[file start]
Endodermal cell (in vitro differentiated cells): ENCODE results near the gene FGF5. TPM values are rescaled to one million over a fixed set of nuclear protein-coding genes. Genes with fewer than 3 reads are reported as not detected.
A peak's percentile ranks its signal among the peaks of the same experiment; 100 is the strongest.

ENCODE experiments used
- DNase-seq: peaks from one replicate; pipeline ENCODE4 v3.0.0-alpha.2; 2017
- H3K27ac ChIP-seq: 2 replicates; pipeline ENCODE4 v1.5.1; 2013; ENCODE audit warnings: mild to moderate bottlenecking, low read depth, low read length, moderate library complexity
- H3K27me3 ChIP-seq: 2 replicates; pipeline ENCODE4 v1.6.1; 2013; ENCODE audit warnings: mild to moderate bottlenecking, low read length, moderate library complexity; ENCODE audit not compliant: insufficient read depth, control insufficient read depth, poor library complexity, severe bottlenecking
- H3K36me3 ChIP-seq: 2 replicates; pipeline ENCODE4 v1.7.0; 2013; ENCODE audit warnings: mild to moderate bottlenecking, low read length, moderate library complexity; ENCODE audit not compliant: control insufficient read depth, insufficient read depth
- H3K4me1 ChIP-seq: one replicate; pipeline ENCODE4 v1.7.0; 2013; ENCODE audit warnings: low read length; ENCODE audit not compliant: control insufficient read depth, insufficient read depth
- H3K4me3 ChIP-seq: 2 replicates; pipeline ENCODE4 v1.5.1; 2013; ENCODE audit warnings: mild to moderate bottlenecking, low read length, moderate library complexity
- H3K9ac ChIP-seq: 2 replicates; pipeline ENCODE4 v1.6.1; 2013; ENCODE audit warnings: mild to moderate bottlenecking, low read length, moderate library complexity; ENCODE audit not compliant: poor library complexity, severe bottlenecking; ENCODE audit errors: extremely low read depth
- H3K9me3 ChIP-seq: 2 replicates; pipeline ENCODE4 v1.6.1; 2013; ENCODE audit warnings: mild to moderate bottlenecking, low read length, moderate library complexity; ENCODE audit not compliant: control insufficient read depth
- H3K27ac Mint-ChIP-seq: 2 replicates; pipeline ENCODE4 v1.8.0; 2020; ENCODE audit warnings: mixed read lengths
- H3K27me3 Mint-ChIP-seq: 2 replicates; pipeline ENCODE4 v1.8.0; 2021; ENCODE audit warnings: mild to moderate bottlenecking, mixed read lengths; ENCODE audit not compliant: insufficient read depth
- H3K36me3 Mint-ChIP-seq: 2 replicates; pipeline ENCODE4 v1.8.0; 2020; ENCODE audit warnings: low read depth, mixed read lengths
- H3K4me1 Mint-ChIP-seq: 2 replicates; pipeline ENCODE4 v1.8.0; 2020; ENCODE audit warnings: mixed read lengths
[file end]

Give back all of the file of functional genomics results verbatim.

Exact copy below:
Endodermal cell (in vitro differentiated cells): ENCODE results near the gene FGF5. TPM values are rescaled to one million over a fixed set of nuclear protein-coding genes. Genes with fewer than 3 reads are reported as not detected.
A peak's percentile ranks its signal among the peaks of the same experiment; 100 is the strongest.

ENCODE experiments used
- DNase-seq: peaks from one replicate; pipeline ENCODE4 v3.0.0-alpha.2; 2017
- H3K27ac ChIP-seq: 2 replicates; pipeline ENCODE4 v1.5.1; 2013; ENCODE audit warnings: mild to moderate bottlenecking, low read depth, low read length, moderate library complexity
- H3K27me3 ChIP-seq: 2 replicates; pipeline ENCODE4 v1.6.1; 2013; ENCODE audit warnings: mild to moderate bottlenecking, low read length, moderate library complexity; ENCODE audit not compliant: insufficient read depth, control insufficient read depth, poor library complexity, severe bottlenecking
- H3K36me3 ChIP-seq: 2 replicates; pipeline ENCODE4 v1.7.0; 2013; ENCODE audit warnings: mild to moderate bottlenecking, low read length, moderate library complexity; ENCODE audit not compliant: control insufficient read depth, insufficient read depth
- H3K4me1 ChIP-seq: one replicate; pipeline ENCODE4 v1.7.0; 2013; ENCODE audit warnings: low read length; ENCODE audit not compliant: control insufficient read depth, insufficient read depth
- H3K4me3 ChIP-seq: 2 replicates; pipeline ENCODE4 v1.5.1; 2013; ENCODE audit warnings: mild to moderate bottlenecking, low read length, moderate library complexity
- H3K9ac ChIP-seq: 2 replicates; pipeline ENCODE4 v1.6.1; 2013; ENCODE audit warnings: mild to moderate bottlenecking, low read length, moderate library complexity; ENCODE audit not compliant: poor library complexity, severe bottlenecking; ENCODE audit errors: extremely low read depth
- H3K9me3 ChIP-seq: 2 replicates; pipeline ENCODE4 v1.6.1; 2013; ENCODE audit warnings: mild to moderate bottlenecking, low read length, moderate library complexity; ENCODE audit not compliant: control insufficient read depth
- H3K27ac Mint-ChIP-seq: 2 replicates; pipeline ENCODE4 v1.8.0; 2020; ENCODE audit warnings: mixed read lengths
- H3K27me3 Mint-ChIP-seq: 2 replicates; pipeline ENCODE4 v1.8.0; 2021; ENCODE audit warnings: mild to moderate bottlenecking, mixed read lengths; ENCODE audit not compliant: insufficient read depth
- H3K36me3 Mint-ChIP-seq: 2 replicates; pipeline ENCODE4 v1.8.0; 2020; ENCODE audit warnings: low read depth, mixed read lengths
- H3K4me1 Mint-ChIP-seq: 2 replicates; pipeline ENCODE4 v1.8.0; 2020; ENCODE audit warnings: mixed read lengths